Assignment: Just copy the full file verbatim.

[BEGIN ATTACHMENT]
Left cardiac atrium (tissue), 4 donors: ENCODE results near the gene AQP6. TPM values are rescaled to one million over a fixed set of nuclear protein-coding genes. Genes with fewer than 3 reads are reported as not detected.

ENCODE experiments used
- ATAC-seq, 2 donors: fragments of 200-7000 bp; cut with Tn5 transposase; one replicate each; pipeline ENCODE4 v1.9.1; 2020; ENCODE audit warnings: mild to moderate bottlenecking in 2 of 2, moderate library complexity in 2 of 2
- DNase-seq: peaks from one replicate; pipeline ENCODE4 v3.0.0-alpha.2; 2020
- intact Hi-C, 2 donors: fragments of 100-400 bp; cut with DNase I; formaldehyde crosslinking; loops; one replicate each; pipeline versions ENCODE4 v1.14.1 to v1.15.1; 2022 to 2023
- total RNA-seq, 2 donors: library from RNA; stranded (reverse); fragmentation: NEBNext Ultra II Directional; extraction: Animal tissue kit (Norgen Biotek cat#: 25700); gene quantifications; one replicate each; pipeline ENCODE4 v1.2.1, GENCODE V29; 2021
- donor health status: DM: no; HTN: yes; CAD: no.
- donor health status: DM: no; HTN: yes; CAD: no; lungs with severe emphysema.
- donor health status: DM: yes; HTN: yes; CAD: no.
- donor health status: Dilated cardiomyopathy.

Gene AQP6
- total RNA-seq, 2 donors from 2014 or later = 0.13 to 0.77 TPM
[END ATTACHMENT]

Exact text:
Left cardiac atrium (tissue), 4 donors: ENCODE results near the gene AQP6. TPM values are rescaled to one million over a fixed set of nuclear protein-coding genes. Genes with fewer than 3 reads are reported as not detected.

ENCODE experiments used
- ATAC-seq, 2 donors: fragments of 200-7000 bp; cut with Tn5 transposase; one replicate each; pipeline ENCODE4 v1.9.1; 2020; ENCODE audit warnings: mild to moderate bottlenecking in 2 of 2, moderate library complexity in 2 of 2
- DNase-seq: peaks from one replicate; pipeline ENCODE4 v3.0.0-alpha.2; 2020
- intact Hi-C, 2 donors: fragments of 100-400 bp; cut with DNase I; formaldehyde crosslinking; loops; one replicate each; pipeline versions ENCODE4 v1.14.1 to v1.15.1; 2022 to 2023
- total RNA-seq, 2 donors: library from RNA; stranded (reverse); fragmentation: NEBNext Ultra II Directional; extraction: Animal tissue kit (Norgen Biotek cat#: 25700); gene quantifications; one replicate each; pipeline ENCODE4 v1.2.1, GENCODE V29; 2021
- donor health status: DM: no; HTN: yes; CAD: no.
- donor health status: DM: no; HTN: yes; CAD: no; lungs with severe emphysema.
- donor health status: DM: yes; HTN: yes; CAD: no.
- donor health status: Dilated cardiomyopathy.

Gene AQP6
- total RNA-seq, 2 donors from 2014 or later = 0.13 to 0.77 TPM